Academic journal article Proceedings of the American Philosophical Society

John H. D'arms

Academic journal article Proceedings of the American Philosophical Society

John H. D'arms

Article excerpt

27 NOVEMBER I934 * 22 JANUARY 2002

I FIRST MET JOHN D'ARMS over coffee in a second-floor café on Broad Street in Oxford when we were both students. That must have been in 1957 and was the first of many cups of coffee, glasses of wine, meals, meetings, conference calls, and conspiracies over the years. Since that time in Oxford we were rarely in the same place for very long, but our courses kept intersecting. He did his Ph.D. in Roman studies at Harvard while I did mine in Greek things at his alma mater, Princeton, but we were both classicists, and often met at professional meetings. I started teaching at Michigan, but left for Princeton just before he joined the faculty there. When John served as a trustee of Princeton, he used to visit us at home, often carrying a bottle of wine, and we would chat. We talked a lot, by phone and at meetings, especially after I moved to the National Humanities Center (where he was once again a trustee - and a very good one!), and even more so when he became president of the ACLS. We were co-workers on many humanities matters, and friendly rivals on others.

And so life went on, as if forever. Then in September 2001 I phoned him just to catch up. He told me everything had gone wonderfully in Rome; he had made good progress on what I called his "decadence" book, the project he described as "Food and Drink in Roman Society." Rome had been wonderful, except that he had had a fall and hurt his hip. "Oh John," I said, detecting a worried tone in his voice, "I stumble all the time; it was probably just too much tennis the day before." No, it was something more serious. He was having some tests done. And then, it seems just an instant later, he was gone.

Ours had been a friendship of inadvertence, something that had grown up over the years without either of us thinking about it very much. I had no idea how close we had become or how much I would miss him.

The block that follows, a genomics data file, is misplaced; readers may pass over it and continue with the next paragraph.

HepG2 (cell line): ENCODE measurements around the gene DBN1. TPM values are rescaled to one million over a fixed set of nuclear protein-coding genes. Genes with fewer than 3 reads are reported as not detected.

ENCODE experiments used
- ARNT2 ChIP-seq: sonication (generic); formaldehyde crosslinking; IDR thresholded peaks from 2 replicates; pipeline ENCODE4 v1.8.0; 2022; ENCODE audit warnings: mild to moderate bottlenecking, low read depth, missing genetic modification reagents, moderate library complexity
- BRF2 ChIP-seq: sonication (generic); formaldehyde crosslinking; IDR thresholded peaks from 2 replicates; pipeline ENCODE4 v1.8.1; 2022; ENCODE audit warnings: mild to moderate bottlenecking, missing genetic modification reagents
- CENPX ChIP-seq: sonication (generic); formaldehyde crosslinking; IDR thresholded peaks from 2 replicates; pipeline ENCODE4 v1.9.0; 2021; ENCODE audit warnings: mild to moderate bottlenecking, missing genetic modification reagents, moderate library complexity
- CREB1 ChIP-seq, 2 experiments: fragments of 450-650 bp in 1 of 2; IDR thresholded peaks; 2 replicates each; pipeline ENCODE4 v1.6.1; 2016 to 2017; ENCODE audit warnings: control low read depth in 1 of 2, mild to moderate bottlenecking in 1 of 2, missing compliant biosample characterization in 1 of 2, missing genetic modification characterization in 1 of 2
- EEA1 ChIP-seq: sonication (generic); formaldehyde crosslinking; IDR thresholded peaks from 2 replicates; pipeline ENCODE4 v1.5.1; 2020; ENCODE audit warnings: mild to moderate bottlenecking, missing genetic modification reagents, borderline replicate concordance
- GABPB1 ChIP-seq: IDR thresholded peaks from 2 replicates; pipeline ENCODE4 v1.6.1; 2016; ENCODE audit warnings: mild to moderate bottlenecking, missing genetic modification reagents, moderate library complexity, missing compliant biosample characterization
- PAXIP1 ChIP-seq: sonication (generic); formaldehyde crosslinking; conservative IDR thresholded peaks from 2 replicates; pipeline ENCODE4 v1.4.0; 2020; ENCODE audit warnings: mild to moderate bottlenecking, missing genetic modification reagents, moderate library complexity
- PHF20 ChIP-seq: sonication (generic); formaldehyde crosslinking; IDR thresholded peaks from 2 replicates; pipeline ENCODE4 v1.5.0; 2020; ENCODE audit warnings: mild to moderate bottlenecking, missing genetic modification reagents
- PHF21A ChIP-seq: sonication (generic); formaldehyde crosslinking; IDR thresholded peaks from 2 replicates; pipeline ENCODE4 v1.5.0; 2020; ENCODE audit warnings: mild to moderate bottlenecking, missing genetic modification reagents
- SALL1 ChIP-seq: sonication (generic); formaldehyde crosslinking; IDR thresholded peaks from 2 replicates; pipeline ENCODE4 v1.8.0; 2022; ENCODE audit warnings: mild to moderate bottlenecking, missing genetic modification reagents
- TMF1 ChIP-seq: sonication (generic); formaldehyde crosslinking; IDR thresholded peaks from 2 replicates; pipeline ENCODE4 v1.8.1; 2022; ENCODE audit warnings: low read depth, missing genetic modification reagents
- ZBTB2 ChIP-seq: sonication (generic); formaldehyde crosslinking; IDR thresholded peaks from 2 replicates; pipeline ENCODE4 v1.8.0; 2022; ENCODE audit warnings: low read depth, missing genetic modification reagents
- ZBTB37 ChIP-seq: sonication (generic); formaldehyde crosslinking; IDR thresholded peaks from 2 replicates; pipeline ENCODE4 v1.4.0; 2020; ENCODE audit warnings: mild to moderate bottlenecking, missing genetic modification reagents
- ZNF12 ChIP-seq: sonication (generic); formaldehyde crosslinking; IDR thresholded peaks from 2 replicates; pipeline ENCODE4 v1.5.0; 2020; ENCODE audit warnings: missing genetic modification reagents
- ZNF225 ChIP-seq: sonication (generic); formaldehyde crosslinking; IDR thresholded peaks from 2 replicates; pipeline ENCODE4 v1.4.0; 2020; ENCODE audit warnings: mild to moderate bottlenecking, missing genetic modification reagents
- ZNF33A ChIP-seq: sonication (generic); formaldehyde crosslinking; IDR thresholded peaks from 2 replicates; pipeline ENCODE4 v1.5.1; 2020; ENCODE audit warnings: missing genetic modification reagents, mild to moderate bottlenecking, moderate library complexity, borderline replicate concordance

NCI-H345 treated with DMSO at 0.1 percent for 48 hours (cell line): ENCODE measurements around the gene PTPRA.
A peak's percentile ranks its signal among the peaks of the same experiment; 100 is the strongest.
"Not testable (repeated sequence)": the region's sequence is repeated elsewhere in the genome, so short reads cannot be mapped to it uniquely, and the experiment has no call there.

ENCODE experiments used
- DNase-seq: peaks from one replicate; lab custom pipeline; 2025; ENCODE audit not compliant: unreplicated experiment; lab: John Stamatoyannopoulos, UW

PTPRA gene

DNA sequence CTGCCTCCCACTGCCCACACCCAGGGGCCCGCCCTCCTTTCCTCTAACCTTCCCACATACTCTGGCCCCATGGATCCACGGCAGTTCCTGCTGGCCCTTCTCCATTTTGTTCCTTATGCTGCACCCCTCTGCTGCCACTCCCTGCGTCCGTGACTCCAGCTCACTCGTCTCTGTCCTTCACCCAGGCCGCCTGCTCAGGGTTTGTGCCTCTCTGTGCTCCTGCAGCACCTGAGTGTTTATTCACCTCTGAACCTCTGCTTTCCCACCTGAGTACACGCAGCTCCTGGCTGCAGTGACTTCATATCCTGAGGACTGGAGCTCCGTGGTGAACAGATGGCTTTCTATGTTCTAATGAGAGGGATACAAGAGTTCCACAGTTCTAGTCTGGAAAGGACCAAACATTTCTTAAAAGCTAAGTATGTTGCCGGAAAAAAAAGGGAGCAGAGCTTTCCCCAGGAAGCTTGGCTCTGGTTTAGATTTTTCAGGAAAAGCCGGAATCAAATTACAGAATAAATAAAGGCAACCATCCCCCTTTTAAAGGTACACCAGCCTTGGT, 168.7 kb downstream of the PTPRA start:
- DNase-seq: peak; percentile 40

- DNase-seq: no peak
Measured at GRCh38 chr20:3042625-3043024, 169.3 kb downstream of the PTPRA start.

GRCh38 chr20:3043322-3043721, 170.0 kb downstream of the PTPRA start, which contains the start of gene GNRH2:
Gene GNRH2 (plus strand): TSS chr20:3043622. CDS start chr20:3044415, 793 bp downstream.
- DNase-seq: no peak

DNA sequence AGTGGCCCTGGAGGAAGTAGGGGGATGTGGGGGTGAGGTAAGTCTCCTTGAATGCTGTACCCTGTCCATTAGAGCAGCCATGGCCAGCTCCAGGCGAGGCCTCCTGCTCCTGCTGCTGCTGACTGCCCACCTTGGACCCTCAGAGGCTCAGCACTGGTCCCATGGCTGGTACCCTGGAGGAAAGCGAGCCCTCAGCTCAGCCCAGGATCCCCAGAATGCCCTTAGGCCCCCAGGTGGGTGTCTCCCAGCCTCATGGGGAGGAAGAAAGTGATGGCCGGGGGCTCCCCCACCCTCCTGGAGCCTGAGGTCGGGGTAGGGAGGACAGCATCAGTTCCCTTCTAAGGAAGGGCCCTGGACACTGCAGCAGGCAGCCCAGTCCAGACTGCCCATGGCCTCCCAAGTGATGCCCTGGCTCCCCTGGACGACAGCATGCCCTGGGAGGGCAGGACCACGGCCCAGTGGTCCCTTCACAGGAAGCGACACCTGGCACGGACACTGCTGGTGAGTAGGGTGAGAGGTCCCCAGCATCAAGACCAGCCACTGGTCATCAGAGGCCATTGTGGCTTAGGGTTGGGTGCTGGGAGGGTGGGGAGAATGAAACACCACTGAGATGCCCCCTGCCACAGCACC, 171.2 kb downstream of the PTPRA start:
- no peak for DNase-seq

Many of his accomplishments are well known. But I have to say something about him as a scholar, because scholar he was, at the core and to the last. When he came to New York he continued his teaching and research while carrying on his demanding work at the American Council of Learned Societies. When I telephoned him at ACLS, I was often told that he was at his office at Columbia, and when I reached him there we often talked first about his teaching and scholarly projects. I know how much discipline such devotion to scholarship requires, and I finished those conversations feeling stimulated by his ideas but humbled as I compared my own meager efforts to his.

Scholarship was not something he did to please the chair of his department, to win a raise from a grudging dean, or for the glory of it. It was in his bones to keep on learning and keep on sharing what he learned with his students. I cannot do better in summing up his achievement as a classical scholar than to quote another Roman historian, Corey Brennan: "Early on his innovative contributions to the history and archaeology of the Roman Bay of Naples - which impressively illustrated the possibilities of the emerging field of ancient 'regional' studies - won for him an international reputation and a broad network of contacts in Italy. That reputation was further solidified in the early eighties by major publications on the social dimensions of Roman commerce. One research interest that seems particularly prescient is his work (starting in the mid-eighties) on the history of the Roman communal meal, for there John D'Arms' contributions have sparked no end of subsequent inquiry."

His scholarly productivity, I might add, continued right to the end, and included the editing of hitherto unpublished Roman inscriptions, work demanding a high level of technical skill, and more wide-ranging interpretive studies such as his essay "Performing Culture: Roman Spectacle and the Banquets of the Powerful" in a volume entitled The Art of Ancient Spectacle. Here one can see very clearly the persistent transdisciplinarity of his work, his mastery of the disciplines of archaeology and epigraphy, and his ability to relate them to literature, social history, and the history of art. …

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